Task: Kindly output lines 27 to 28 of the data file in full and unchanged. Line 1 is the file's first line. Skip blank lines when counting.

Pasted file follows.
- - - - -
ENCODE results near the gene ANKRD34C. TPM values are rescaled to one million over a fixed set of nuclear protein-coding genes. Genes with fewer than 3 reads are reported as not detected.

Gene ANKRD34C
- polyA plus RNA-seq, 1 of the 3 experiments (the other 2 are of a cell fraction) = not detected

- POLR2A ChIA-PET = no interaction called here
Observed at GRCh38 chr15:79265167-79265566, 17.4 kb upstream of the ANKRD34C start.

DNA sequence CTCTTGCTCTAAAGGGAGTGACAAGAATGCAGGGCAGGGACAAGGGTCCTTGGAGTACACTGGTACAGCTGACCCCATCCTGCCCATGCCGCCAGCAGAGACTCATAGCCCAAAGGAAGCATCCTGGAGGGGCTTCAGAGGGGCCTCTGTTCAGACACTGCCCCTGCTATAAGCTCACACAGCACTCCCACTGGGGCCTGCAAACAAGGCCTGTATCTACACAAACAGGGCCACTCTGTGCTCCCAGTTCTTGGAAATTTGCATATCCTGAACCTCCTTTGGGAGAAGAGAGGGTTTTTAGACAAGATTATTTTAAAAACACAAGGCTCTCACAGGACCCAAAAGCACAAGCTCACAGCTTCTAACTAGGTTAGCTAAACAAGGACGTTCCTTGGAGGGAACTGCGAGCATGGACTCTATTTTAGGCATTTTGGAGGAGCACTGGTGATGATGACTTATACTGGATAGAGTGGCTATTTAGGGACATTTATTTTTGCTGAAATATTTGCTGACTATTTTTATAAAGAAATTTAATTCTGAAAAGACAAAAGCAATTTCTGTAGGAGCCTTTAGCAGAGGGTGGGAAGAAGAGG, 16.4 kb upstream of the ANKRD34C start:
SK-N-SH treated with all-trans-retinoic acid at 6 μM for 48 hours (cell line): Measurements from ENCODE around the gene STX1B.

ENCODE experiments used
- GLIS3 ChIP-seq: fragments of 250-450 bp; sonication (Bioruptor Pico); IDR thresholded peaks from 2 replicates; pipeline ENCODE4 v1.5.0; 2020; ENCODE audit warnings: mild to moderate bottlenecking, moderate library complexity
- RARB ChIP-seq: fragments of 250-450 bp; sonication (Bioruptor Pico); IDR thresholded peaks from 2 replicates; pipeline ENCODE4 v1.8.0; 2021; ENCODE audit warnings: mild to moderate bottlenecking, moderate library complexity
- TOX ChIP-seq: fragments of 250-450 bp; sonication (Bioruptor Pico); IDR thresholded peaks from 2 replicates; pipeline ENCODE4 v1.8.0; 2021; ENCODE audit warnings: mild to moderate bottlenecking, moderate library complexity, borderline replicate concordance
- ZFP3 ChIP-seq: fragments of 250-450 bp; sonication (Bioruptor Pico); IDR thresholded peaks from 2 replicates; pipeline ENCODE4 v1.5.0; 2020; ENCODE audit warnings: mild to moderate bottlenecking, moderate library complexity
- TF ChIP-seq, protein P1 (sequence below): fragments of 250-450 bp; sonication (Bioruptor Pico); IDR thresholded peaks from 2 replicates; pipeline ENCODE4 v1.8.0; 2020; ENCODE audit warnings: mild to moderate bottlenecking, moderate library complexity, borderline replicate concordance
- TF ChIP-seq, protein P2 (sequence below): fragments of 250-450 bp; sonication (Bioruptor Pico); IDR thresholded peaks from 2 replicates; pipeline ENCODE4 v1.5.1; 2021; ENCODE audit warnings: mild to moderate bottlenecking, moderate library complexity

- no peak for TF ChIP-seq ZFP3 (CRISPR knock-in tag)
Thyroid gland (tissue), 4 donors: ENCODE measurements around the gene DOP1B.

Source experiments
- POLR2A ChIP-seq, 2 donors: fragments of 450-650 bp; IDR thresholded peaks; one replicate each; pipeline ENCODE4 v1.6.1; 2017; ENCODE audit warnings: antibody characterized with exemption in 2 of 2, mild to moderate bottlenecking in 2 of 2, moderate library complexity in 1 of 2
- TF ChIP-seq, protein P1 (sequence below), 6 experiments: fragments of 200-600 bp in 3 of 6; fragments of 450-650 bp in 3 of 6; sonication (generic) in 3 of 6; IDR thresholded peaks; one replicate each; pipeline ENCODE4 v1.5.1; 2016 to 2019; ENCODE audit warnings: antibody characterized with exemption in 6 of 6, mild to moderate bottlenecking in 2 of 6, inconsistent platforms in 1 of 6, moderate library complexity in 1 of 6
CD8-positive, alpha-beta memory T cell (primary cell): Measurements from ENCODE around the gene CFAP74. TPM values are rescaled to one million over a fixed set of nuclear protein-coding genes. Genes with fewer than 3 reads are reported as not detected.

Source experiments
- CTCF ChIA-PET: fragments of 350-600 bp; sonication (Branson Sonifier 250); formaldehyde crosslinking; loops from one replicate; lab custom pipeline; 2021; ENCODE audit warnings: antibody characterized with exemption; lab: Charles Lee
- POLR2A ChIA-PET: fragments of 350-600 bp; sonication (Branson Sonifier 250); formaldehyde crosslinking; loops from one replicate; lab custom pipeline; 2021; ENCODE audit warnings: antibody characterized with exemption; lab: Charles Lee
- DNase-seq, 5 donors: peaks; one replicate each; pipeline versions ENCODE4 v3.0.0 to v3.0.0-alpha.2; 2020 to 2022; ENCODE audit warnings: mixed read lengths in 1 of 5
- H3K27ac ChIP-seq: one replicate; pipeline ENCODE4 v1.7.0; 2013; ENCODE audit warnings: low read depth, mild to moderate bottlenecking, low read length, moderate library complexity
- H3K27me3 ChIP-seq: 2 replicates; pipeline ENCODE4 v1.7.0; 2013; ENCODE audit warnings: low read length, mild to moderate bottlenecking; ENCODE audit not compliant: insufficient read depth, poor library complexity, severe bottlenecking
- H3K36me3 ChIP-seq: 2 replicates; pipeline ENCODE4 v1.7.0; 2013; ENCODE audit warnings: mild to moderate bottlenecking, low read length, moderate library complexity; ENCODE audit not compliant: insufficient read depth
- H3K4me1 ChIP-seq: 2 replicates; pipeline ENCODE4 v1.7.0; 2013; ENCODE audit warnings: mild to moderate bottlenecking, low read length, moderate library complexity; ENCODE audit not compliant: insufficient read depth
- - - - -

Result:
- H3K36me3 ChIP-seq: 2 replicates; pipeline ENCODE4 v1.7.0; 2013; ENCODE audit warnings: mild to moderate bottlenecking, low read length, moderate library complexity; ENCODE audit not compliant: insufficient read depth
- H3K4me1 ChIP-seq: 2 replicates; pipeline ENCODE4 v1.7.0; 2013; ENCODE audit warnings: mild to moderate bottlenecking, low read length, moderate library complexity; ENCODE audit not compliant: insufficient read depth